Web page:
What Is Stress Echocardiography?
A stress echocardiography,
also called an echocardiography stress test or stress echo, is a procedure that
determines how well your heart and blood vessels are working.
During a stress echocardiography, you’ll exercise on a treadmill
or stationary bike while your doctor monitors your blood pressure and heart
rhythm. When your heart rate reaches peak levels, your doctor will take
ultrasound images of your heart to determine whether your heart muscles are getting
enough blood and oxygen while you exercise.
Your doctor may order a stress echocardiography test if you have
chest pain that they think is due to coronary artery disease or a myocardial infarction, which is a
heart attack. This test also determines how much exercise you can safely
tolerate if you’re in cardiac rehabilitation. The test can also determine how
well treatments such as bypass grafting, angioplasty, or anti-anginal or
antiarrhythmic medications are working.
What Are the Risks Associated with a Stress
This test is safe and noninvasive. Complications are rare, but
- an abnormal heart rhythm
- dizziness or fainting
- heart attack
How Do I Prepare for a Stress
This test usually occurs in an echocardiography laboratory, or
echo lab, but it can also occur in your doctor’s office or other medical
setting. It normally takes between 45 and 60 minutes.
Before you take the test, you should do the following:
- Make sure not to eat or drink anything for three
to four hours before the test.
- Don’t smoke on the day of the test because
nicotine can interfere with your heart rate.
- Don’t drink coffee or take any medications that
contain caffeine without checking with your doctor.
- If you take medications, ask your doctor whether
you should take them on the day of the test. You shouldn’t take certain heart
medications, such as beta-blockers, isosorbide dinitrate, isosorbide
mononitrate, and nitroglycerin, before the test. Let your doctor know if you
take medication to control diabetes as well.
- Wear comfortable, loose-fitting clothes. Since
you will exercise, make sure to wear good walking or running shoes.
What Happens During a Stress
Your doctor will need to see how your heart functions while you’re
at rest to get an accurate idea of how it’s working. Your doctor will begin by
placing 10 small, sticky patches called electrodes on your chest. The
electrodes connect to an electrocardiograph (ECG).
The ECG will measure your heart’s electrical activity, especially the rate and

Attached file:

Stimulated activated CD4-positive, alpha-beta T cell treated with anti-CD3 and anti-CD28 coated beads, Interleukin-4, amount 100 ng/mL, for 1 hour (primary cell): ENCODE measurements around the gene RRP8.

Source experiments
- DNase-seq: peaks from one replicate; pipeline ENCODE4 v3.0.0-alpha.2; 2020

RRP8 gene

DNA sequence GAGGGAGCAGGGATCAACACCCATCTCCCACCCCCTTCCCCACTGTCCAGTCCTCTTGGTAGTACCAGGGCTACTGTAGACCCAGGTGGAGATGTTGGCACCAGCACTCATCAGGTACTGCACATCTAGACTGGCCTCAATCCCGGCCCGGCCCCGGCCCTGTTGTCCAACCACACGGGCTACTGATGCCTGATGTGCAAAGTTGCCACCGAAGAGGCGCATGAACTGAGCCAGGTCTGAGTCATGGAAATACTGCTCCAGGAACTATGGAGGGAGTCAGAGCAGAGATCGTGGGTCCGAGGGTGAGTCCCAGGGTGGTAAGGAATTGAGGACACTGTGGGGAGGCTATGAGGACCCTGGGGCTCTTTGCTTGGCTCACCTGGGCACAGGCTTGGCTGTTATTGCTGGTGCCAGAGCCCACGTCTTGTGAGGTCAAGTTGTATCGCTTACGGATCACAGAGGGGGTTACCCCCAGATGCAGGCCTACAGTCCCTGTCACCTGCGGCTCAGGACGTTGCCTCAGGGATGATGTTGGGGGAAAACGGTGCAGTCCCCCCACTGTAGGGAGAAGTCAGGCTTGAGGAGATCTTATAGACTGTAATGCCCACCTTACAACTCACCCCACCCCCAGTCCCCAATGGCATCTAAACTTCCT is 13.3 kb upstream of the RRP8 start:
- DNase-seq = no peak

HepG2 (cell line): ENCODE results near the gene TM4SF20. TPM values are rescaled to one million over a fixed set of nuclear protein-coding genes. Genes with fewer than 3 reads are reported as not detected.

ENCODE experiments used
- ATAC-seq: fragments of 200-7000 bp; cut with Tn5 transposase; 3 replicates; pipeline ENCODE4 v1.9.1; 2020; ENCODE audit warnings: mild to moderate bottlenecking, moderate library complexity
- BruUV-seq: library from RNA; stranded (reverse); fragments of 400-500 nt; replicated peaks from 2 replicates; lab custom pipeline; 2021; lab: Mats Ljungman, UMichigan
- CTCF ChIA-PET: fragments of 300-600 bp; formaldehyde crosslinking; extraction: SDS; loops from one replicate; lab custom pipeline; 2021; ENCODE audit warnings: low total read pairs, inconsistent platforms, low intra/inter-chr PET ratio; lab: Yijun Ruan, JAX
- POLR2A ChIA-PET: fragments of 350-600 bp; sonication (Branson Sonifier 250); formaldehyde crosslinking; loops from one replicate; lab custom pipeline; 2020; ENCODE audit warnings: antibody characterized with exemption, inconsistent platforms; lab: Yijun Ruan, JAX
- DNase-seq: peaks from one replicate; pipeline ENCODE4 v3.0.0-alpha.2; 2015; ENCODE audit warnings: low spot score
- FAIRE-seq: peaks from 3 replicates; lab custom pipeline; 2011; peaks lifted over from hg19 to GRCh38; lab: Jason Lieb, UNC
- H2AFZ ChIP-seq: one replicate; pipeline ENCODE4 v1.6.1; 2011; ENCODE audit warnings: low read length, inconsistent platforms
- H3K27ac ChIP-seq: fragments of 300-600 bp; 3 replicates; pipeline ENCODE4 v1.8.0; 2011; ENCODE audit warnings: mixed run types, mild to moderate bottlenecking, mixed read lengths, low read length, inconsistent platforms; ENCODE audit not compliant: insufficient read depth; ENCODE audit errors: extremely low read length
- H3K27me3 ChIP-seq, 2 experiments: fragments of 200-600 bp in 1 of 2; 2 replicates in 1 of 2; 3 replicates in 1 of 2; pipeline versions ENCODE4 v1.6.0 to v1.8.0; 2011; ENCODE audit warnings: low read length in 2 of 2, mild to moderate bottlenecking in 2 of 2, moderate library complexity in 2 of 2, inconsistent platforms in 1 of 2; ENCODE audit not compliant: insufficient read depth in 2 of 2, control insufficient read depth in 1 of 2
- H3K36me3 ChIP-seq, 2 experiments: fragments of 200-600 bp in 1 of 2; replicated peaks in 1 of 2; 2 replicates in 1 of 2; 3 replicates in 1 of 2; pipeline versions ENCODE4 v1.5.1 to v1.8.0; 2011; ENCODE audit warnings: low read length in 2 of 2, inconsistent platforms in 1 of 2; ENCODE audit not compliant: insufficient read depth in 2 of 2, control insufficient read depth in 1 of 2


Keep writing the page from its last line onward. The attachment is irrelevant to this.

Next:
regularity of your heartbeats. You’ll likely have your blood pressure taken
throughout the test as well.
Next, you’ll lie on your side and your doctor will do a resting
echocardiogram, or ultrasound, of your heart. They’ll apply a special gel to
your skin and then use a device called a transducer. This device emits sound waves to create images of your
heart’s movement and internal structures.
After the resting echocardiogram, you will exercise on a
treadmill or stationary bicycle. Depending on your physical condition, your
doctor may ask you to increase the intensity of your exercise. You’ll probably need
to exercise for six to 10 minutes, or until you feel tired, to raise your heart
rate as much as possible.
Tell your doctor right away if you feel dizzy or weak, or if you have
chest pain or pain on your left side.
As soon as your doctor tells you to stop exercising, they’ll
perform another ultrasound. This is to take more images of your heart working
under stress. You’ll then have time to cool down. You can walk around slowly so
that your heart rate can return to normal. Your doctor will monitor your ECG,
heart rate, and blood pressure until the levels return to normal.
What Do the Test Results Mean?
The echocardiography stress test is very reliable. Your doctor
will explain your test results to you. If the results are normal, your heart is
working properly and your blood vessels are probably not blocked due to
coronary artery disease.
Abnormal test results may mean that your heart isn’t pumping
blood effectively because there’s a blockage in your blood vessels. Another
reason could be that a heart attack damaged your heart.
Diagnosing coronary artery disease and assessing your risk for
heart attacks early on can help prevent future complications. This test can
also help determine if your current cardiac rehabilitation plan is working for